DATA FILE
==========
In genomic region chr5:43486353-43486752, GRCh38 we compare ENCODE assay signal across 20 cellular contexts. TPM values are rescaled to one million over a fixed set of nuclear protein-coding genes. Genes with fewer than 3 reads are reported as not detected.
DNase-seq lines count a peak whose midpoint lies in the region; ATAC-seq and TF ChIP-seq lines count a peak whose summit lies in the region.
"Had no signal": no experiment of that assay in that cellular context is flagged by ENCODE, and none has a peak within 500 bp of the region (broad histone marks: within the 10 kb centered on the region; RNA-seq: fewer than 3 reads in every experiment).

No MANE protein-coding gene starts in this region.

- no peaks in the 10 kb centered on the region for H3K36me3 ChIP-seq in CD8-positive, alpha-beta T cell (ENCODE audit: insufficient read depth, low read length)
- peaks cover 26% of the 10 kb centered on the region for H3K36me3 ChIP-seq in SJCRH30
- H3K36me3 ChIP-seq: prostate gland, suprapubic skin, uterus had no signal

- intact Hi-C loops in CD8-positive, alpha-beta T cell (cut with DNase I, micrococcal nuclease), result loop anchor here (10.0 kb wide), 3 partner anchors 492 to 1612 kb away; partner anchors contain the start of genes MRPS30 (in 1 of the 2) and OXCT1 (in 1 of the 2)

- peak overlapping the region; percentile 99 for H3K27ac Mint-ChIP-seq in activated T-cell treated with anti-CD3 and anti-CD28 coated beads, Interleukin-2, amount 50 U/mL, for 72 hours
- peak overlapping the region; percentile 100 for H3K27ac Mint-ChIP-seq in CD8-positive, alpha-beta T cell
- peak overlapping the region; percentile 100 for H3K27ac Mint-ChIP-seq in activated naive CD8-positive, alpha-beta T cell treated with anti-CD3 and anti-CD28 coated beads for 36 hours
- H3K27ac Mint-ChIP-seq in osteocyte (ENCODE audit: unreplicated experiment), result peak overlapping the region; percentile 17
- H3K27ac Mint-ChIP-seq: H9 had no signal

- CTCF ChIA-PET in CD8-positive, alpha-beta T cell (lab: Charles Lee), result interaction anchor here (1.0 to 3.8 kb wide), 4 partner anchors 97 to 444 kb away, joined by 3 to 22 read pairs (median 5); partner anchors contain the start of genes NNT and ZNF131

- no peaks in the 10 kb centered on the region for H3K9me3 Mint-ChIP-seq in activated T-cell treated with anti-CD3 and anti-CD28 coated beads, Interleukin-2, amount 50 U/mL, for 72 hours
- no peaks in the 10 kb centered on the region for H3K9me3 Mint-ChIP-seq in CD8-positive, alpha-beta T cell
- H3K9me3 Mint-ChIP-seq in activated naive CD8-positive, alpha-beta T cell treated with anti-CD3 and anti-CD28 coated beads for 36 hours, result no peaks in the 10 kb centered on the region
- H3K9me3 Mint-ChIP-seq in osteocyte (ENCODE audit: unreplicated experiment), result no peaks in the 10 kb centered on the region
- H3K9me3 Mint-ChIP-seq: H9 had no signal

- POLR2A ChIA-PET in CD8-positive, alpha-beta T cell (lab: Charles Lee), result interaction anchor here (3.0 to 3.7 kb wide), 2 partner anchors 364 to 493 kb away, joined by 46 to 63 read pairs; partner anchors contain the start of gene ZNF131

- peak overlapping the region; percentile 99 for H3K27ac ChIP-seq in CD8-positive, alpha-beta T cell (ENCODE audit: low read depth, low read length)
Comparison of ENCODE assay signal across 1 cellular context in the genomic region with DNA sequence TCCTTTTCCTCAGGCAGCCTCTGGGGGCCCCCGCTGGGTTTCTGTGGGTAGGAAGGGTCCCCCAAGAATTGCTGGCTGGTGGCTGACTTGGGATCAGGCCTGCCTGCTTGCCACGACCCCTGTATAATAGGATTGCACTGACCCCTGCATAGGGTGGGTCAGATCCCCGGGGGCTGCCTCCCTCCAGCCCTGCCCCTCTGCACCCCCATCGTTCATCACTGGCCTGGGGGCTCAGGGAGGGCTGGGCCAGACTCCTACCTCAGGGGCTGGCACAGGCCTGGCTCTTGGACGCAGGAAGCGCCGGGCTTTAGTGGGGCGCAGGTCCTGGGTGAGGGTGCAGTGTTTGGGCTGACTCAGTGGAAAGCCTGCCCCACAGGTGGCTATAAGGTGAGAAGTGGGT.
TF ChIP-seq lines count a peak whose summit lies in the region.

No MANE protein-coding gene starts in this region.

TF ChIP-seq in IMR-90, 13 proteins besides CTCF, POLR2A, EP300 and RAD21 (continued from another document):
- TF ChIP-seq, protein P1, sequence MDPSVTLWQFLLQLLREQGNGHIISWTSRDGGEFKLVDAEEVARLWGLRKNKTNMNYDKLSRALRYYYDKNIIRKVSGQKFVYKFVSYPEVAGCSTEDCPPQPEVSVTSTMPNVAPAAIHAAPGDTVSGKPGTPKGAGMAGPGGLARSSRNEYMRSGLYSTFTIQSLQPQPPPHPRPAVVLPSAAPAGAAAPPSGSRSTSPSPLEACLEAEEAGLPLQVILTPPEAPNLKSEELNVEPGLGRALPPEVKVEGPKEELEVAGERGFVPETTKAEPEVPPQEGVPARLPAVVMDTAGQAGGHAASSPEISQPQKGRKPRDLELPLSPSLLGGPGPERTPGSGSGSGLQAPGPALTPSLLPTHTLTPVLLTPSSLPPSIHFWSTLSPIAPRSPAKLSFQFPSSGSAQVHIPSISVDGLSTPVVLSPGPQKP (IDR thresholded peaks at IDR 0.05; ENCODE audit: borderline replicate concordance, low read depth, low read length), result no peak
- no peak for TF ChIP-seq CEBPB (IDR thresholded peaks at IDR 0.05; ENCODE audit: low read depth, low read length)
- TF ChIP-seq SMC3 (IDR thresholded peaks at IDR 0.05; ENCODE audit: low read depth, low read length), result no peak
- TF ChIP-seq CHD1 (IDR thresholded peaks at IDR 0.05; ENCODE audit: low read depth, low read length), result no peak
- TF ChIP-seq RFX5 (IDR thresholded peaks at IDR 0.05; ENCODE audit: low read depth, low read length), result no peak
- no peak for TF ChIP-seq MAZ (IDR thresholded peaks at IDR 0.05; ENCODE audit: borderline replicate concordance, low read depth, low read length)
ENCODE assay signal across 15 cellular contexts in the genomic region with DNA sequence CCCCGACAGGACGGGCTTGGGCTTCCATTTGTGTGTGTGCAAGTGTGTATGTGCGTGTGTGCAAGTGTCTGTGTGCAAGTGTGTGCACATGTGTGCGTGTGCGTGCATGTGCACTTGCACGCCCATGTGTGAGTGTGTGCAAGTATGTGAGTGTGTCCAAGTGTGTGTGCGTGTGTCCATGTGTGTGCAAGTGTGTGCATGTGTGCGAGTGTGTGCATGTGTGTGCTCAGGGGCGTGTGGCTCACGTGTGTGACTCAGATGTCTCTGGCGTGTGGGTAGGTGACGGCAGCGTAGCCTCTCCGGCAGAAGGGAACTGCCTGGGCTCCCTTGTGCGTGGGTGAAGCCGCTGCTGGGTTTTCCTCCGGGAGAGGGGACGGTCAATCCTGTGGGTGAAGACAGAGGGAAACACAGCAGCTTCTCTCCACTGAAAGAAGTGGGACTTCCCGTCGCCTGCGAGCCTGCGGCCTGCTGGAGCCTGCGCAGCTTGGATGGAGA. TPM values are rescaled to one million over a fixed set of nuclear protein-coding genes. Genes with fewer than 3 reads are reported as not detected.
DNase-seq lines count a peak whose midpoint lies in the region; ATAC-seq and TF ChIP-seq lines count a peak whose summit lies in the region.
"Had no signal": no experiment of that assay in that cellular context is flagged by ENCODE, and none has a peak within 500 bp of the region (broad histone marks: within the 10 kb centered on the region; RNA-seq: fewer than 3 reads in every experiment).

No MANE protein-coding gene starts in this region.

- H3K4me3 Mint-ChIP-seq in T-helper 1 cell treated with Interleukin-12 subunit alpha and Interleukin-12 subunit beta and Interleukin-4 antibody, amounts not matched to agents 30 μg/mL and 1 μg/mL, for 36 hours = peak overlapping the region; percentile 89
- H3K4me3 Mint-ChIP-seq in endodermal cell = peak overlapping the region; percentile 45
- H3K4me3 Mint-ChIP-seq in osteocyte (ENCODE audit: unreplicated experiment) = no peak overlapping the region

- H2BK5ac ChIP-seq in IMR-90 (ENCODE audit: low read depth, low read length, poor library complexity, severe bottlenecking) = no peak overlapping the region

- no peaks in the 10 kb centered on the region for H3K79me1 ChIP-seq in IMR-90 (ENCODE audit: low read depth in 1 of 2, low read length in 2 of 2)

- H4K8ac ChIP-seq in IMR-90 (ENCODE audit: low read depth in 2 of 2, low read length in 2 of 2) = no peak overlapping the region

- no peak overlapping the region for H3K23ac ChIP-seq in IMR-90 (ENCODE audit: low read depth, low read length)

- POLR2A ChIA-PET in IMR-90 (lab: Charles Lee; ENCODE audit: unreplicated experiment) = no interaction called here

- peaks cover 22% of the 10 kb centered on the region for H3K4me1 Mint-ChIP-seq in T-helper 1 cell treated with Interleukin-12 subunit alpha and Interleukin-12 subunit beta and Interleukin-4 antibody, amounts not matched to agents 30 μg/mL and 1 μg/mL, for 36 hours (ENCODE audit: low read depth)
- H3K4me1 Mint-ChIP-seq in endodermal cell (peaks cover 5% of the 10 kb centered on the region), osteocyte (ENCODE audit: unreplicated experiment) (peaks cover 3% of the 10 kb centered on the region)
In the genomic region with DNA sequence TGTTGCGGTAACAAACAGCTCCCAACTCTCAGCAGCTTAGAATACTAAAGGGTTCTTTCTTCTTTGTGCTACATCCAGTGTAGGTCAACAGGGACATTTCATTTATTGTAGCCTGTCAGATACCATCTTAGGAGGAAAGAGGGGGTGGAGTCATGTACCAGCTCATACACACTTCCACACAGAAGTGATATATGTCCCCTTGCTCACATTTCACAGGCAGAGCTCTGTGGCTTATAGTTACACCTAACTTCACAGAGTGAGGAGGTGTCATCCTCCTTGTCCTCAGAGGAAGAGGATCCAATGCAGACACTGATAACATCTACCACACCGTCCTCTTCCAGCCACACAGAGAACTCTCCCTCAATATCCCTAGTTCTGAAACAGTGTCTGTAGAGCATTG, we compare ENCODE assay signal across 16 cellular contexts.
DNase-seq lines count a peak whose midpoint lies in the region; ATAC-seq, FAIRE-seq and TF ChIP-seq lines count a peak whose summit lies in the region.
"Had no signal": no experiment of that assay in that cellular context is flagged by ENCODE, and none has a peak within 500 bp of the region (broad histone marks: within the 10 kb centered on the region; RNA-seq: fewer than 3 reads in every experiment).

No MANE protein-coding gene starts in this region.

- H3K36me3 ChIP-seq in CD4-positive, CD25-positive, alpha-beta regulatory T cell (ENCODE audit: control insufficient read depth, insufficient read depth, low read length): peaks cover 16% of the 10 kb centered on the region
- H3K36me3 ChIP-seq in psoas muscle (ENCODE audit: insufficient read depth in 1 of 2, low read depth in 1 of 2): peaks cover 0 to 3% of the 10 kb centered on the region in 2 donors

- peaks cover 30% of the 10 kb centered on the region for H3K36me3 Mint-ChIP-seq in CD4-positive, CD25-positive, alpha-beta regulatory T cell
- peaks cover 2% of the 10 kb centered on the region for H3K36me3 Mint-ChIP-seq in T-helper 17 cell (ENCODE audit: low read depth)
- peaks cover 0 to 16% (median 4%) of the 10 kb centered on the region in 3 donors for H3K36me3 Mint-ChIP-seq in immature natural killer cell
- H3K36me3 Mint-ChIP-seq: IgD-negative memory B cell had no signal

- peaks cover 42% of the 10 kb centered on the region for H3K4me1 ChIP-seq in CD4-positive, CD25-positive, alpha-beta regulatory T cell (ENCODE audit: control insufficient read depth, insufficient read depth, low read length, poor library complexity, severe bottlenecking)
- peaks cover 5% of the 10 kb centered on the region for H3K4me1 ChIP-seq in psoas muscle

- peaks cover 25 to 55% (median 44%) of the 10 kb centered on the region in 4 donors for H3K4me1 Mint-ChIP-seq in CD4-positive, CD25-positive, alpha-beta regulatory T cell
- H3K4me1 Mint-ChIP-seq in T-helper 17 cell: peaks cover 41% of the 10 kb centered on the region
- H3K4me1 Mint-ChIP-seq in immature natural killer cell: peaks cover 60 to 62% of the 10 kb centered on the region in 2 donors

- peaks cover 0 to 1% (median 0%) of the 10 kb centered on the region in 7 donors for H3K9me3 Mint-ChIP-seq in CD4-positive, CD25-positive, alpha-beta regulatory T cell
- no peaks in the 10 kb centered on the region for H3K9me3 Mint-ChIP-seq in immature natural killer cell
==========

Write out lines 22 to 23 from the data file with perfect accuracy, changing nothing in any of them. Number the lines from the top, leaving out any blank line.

Comparison of ENCODE assay signal across 1 cellular context in the genomic region with DNA sequence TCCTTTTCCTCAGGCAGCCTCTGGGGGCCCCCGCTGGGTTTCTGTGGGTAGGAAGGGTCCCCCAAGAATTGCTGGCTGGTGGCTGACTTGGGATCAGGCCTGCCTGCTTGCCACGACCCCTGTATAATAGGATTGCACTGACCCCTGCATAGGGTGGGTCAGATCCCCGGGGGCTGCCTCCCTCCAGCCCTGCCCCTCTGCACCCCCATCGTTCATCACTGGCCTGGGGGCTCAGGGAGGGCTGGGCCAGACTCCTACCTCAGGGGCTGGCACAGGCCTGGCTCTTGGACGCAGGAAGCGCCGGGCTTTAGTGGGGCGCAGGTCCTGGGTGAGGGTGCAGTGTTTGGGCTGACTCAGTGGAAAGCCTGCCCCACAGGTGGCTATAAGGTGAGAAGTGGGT.
TF ChIP-seq lines count a peak whose summit lies in the region.